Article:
New ad models for indie content?

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After a comprehensive analysis of the state of display advertising (worth a read in itself), John Battelle is agitiating for a new advertising model for individual bits of content can be monetised, which…

…attaches value to an individual piece of content, such that the piece of content is monetized as it travels around the web, getting reposted, tweeted, shared on Facebook, pinned on Pinterest, and so forth. Such a model is incredibly difficult to create, but not impossible. I promised a follow up post. Continue reading

Forrester on paid content

A new Forrester report says that people paying for ad-free content is undermining the efficacy of advertising still further. 

I’ve blogged about it on the Brilliant Noise blog

There are no shortage of opportunities to buy media space – the real estate, as it were is increasing – it is just that the attention you will find there is dwindling -as in, there’s less people looking at it – and shallow people avoid the ads (skipping, blocking) or shift their focus three quarters have another screen right in front of them while they are watching TV, for instance.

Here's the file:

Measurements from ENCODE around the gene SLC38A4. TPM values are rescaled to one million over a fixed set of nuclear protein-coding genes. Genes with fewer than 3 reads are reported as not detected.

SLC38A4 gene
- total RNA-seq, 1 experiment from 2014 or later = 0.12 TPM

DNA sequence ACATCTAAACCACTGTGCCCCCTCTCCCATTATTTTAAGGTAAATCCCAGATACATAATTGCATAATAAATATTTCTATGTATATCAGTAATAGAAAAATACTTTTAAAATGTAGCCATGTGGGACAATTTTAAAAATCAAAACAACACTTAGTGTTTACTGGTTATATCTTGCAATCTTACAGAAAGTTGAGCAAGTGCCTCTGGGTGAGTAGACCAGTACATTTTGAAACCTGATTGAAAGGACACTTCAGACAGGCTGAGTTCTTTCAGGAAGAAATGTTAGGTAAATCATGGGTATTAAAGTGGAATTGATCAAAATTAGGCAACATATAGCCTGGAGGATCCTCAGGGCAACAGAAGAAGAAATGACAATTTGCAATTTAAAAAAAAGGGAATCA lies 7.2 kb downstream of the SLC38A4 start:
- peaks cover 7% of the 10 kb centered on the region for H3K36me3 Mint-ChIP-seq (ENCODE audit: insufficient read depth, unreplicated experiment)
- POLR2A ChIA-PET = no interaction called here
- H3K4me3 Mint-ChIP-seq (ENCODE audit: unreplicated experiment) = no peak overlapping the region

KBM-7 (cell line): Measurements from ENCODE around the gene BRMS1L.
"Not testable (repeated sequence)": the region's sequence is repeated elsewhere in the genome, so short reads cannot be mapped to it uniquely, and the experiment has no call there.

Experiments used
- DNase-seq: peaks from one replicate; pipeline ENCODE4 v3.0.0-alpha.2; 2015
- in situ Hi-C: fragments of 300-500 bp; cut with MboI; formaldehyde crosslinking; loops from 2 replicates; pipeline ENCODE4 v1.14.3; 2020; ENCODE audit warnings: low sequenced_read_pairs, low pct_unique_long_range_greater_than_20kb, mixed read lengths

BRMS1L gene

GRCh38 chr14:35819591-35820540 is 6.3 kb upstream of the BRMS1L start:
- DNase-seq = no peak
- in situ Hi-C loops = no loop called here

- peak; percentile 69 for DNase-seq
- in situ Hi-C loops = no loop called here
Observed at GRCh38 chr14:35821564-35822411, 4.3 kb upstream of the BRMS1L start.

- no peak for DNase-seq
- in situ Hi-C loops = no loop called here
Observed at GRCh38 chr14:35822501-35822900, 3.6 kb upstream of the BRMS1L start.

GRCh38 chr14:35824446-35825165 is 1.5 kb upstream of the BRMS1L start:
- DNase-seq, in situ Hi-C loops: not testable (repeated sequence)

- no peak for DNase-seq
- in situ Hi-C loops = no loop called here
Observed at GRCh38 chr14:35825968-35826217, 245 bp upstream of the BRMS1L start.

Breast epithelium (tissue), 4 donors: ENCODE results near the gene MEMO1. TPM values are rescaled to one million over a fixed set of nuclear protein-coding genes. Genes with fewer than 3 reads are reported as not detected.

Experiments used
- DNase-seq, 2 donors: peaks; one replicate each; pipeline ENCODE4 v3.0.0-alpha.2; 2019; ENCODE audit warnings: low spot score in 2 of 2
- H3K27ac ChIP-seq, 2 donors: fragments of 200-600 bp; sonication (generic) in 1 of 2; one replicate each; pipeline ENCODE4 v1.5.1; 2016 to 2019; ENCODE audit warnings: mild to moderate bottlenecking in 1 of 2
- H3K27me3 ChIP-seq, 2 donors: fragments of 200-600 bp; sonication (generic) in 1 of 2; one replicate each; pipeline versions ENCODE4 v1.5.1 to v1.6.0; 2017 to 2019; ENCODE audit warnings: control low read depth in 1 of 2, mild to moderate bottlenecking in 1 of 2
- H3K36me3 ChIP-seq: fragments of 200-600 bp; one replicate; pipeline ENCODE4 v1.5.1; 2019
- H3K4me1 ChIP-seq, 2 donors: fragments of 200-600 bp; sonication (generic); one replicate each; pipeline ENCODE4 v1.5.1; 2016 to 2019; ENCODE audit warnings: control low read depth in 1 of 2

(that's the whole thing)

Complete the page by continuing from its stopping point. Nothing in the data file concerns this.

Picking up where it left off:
The conclusion? Brands need to invest in their ability to create, curate and distribute content, or “content capabilities” as Forrester puts it.  

Brand content as culture

The North Face Ultra Trail Mont Blanc race is taking place today. The runners will cover over a 100km on some unseasonably wintry mountains in the next few hours.

There’s a double interest here for me. I love running, and seem to love running ever increasing distances. So ultra-marathons have a fascination for me, even if I may never get to run one.

There’s also a professional interest here of course – The North Face’s sponsorship of the event and some of the elite competitors and the content marketing that comes out of it shows us how this sort of thing can be done well.  Continue reading

Customers in networks: slides and notes from ChangePlayBusinesss